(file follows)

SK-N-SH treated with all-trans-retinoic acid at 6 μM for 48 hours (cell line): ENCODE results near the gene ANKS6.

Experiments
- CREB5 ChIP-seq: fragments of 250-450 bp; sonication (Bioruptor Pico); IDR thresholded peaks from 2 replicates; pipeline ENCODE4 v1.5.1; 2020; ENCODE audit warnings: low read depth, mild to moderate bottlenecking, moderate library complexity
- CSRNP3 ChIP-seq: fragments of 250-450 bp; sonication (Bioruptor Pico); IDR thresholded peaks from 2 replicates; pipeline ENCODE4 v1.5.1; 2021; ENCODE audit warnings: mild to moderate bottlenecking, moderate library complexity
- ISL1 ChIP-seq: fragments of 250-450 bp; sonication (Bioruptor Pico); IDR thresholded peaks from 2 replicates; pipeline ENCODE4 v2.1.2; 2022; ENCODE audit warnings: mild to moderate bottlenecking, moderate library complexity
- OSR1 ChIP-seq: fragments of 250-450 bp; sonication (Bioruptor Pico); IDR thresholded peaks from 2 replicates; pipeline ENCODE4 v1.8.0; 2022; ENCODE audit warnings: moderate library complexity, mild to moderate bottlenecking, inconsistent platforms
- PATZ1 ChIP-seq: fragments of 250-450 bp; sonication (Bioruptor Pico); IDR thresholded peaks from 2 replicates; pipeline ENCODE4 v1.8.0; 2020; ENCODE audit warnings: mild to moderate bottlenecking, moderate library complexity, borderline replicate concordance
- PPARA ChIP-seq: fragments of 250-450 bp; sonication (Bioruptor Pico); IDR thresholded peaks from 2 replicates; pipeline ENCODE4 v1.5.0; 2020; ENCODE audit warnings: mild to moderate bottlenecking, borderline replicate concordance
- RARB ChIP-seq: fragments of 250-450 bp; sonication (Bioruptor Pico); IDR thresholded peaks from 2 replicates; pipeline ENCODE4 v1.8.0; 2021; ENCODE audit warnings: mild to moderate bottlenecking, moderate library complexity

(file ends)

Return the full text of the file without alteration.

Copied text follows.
SK-N-SH treated with all-trans-retinoic acid at 6 μM for 48 hours (cell line): ENCODE results near the gene ANKS6.

Experiments
- CREB5 ChIP-seq: fragments of 250-450 bp; sonication (Bioruptor Pico); IDR thresholded peaks from 2 replicates; pipeline ENCODE4 v1.5.1; 2020; ENCODE audit warnings: low read depth, mild to moderate bottlenecking, moderate library complexity
- CSRNP3 ChIP-seq: fragments of 250-450 bp; sonication (Bioruptor Pico); IDR thresholded peaks from 2 replicates; pipeline ENCODE4 v1.5.1; 2021; ENCODE audit warnings: mild to moderate bottlenecking, moderate library complexity
- ISL1 ChIP-seq: fragments of 250-450 bp; sonication (Bioruptor Pico); IDR thresholded peaks from 2 replicates; pipeline ENCODE4 v2.1.2; 2022; ENCODE audit warnings: mild to moderate bottlenecking, moderate library complexity
- OSR1 ChIP-seq: fragments of 250-450 bp; sonication (Bioruptor Pico); IDR thresholded peaks from 2 replicates; pipeline ENCODE4 v1.8.0; 2022; ENCODE audit warnings: moderate library complexity, mild to moderate bottlenecking, inconsistent platforms
- PATZ1 ChIP-seq: fragments of 250-450 bp; sonication (Bioruptor Pico); IDR thresholded peaks from 2 replicates; pipeline ENCODE4 v1.8.0; 2020; ENCODE audit warnings: mild to moderate bottlenecking, moderate library complexity, borderline replicate concordance
- PPARA ChIP-seq: fragments of 250-450 bp; sonication (Bioruptor Pico); IDR thresholded peaks from 2 replicates; pipeline ENCODE4 v1.5.0; 2020; ENCODE audit warnings: mild to moderate bottlenecking, borderline replicate concordance
- RARB ChIP-seq: fragments of 250-450 bp; sonication (Bioruptor Pico); IDR thresholded peaks from 2 replicates; pipeline ENCODE4 v1.8.0; 2021; ENCODE audit warnings: mild to moderate bottlenecking, moderate library complexity